VENEZUELA: Venezuelans packed the streets of Caracas and other cities on Thursday to hear President Hugo Chavez and opposition rival Henrique Capriles make their final pitches ahead of weekend elections.
In the final mass gathering of his campaign, Chavez, 58, warned the crowd that his defeat would bring an end to his popular social programs and leave the oil-rich nation of 30 million in the hands of oligarchs.
“We cannot allow them to demolish Venezuela again,” he said as he stood in the driving rain.
“The life of this nation is at stake. The life of the people is in play.”
The rally drew hundreds of thousands of followers from across the country, and was a powerful demonstration of the government’s ability to mobilise the masses. Busses and trucks packed with red-clad supporters began arriving early on Thursday, and by the afternoon Chavistas had packed seven of Caracas’ main arteries.
The administration is counting on the same political machinery to get out the vote on Sunday in what some are expecting to be one of the closest races of Chavez’s almost 14-year tenure.
While most polls give Chavez the lead, a few show him in a dead heat with former Miranda governor Capriles.
With a moratorium on campaigning taking effect, Capriles spent the day in the western state of Apure, where he vowed to help the poor and bridge the ideological divide.
“Even though the government says it has the power, next Sunday the people will decide who’s president,” he said.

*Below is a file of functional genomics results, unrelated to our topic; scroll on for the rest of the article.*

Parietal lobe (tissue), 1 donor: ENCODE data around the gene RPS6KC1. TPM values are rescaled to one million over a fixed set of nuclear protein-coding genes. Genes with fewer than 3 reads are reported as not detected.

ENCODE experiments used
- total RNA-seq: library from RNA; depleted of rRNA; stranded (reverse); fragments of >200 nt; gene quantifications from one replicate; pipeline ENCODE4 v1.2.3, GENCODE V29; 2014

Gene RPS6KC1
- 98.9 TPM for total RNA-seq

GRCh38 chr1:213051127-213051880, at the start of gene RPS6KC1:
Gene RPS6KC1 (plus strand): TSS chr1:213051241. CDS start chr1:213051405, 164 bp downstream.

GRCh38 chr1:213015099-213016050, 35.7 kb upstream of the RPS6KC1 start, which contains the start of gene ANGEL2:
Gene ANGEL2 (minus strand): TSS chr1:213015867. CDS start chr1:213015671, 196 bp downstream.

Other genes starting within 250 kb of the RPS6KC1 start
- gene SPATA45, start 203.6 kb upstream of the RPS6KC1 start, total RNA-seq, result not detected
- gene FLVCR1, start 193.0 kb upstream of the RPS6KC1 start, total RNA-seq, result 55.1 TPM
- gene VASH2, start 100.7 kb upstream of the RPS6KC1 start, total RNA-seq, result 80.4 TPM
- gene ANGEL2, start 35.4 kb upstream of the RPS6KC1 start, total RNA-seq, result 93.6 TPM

Capriles held his own rally in Caracas on Sunday and student supporters marched down a central boulevard on Wednesday to take the iconic Venezuela Plaza.
But Thursday belonged to Chavez, as he rode a platform truck to the presidential palace, blowing kisses and pumping his fists amid a surging crowd.
Chavez has undergone at least three surgeries, chemotherapy and radiation in the last 16 months to treat an undisclosed form of cancer that he claims to have beaten.
After sticking close to Caracas for most of the campaign, he spent the last few weeks in a flurry of activity, drawing massive crowds to his national rallies.
On Thursday, Chavez looked healthy and energetic, playing air guitar at the front of the stage and hopping around in the rain.
Neidy Camacho travelled with about 30 other people for five hours from Lara state to be at the event.
“We’re going to force Capriles and his people to recognise defeat,” said Camacho, who is a land rights activist.
“Chavez is the only president who’s really stood up for poor people.”